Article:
Most of us remember common milkweed from our youth. Opening the ripe pods and watching the seeds with their silk parachutes float away in the breeze. Milkweed is the host plant for the Monarch Butterfly. They lay their eggs on it and the caterpillars eat the leaves. Eventually the spin their cocoons and emerge as the beautiful, elegant butterfly we all know. Milkweed is becoming less common. Building, herbicide use on farmland and roadside spraying of herbicides has cause a significant loss of these Monarch host plants.
Milkweed flowers are very attractive and they attract many butterflies, bees , beetles and other insects. The flowers are a dusky pink color and are actually cluster of many little flowers. The leaves are bright green and are about 6 to 8 inches long and 3 inches wide. The plant does spread both by seed and underground runners so it needs room to spread. Plant milkweed to help save the Monarch butterfly, benefit from it by using it to separate difference parts of the landscape or to mask eyesores on your property or as the back ground of a perennial border.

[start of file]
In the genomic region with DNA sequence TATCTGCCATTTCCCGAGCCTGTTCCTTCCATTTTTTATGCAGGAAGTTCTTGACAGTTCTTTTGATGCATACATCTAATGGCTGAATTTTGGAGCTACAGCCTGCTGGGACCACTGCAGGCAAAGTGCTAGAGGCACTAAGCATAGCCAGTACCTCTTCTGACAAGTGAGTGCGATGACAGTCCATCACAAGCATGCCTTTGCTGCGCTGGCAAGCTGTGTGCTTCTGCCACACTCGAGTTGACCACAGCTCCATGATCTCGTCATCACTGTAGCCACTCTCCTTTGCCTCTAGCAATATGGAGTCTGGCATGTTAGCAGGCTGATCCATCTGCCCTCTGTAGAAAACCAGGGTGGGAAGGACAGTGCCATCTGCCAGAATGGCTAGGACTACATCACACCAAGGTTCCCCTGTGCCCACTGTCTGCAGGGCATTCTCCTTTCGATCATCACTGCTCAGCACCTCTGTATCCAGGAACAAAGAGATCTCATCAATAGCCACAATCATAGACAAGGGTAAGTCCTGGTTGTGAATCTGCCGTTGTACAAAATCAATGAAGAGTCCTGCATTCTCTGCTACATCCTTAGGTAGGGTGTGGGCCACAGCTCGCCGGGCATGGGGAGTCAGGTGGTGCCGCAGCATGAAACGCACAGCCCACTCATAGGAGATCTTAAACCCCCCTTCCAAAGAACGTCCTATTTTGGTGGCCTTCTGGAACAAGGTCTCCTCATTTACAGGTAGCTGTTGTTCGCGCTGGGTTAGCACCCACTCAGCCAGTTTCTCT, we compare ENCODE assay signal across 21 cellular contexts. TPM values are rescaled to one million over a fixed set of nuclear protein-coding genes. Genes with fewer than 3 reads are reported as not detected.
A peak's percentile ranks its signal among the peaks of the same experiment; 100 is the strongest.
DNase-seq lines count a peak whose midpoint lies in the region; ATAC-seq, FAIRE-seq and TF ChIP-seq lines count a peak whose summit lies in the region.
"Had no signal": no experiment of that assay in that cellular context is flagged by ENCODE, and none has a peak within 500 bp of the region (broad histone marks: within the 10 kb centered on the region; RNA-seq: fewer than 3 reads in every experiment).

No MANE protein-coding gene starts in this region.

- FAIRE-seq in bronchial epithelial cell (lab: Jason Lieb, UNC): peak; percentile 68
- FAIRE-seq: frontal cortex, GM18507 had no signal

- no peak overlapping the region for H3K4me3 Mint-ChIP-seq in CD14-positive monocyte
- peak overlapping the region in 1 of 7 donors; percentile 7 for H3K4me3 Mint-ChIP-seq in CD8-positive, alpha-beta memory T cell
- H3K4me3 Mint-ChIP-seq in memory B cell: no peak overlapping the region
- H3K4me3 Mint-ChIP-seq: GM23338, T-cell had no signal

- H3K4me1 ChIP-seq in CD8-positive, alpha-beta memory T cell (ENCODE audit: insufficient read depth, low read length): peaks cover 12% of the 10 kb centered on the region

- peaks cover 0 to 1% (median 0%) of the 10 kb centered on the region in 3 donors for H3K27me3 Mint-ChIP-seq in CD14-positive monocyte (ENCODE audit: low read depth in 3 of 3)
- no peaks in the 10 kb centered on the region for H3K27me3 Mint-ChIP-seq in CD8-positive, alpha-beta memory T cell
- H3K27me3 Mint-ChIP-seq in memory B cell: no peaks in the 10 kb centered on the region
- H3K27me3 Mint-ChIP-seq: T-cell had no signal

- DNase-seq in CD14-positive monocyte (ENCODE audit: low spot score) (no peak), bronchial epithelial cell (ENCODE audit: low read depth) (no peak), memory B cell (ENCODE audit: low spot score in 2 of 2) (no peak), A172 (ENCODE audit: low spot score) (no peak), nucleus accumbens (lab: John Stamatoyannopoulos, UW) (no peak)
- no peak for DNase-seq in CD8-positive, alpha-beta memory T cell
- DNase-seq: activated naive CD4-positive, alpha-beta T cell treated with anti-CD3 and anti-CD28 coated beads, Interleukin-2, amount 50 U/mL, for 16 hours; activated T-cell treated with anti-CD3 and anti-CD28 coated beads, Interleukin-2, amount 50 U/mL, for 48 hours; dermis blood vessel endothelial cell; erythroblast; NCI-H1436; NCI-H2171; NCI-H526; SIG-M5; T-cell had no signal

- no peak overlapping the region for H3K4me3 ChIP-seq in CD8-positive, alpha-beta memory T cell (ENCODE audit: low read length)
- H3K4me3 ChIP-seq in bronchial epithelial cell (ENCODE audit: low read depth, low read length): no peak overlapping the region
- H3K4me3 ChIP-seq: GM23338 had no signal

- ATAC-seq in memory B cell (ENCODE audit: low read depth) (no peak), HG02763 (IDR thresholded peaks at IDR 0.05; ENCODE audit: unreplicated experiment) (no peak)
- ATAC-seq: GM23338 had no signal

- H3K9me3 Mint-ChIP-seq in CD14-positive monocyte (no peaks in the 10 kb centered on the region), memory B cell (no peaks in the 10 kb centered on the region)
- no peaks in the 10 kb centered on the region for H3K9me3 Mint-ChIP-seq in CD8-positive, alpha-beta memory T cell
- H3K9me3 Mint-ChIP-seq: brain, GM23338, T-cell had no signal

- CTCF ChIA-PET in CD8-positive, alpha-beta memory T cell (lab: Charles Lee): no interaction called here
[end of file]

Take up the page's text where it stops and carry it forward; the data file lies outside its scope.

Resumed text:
Asclepias syriaca - Common milkweed
-Is a host plant for the Monarch Butterfly
-Beautiful dusky rose flowers
-Attracts a wide variety of insects
-Zone: 3 to 9
-Height: 2 to 3 feet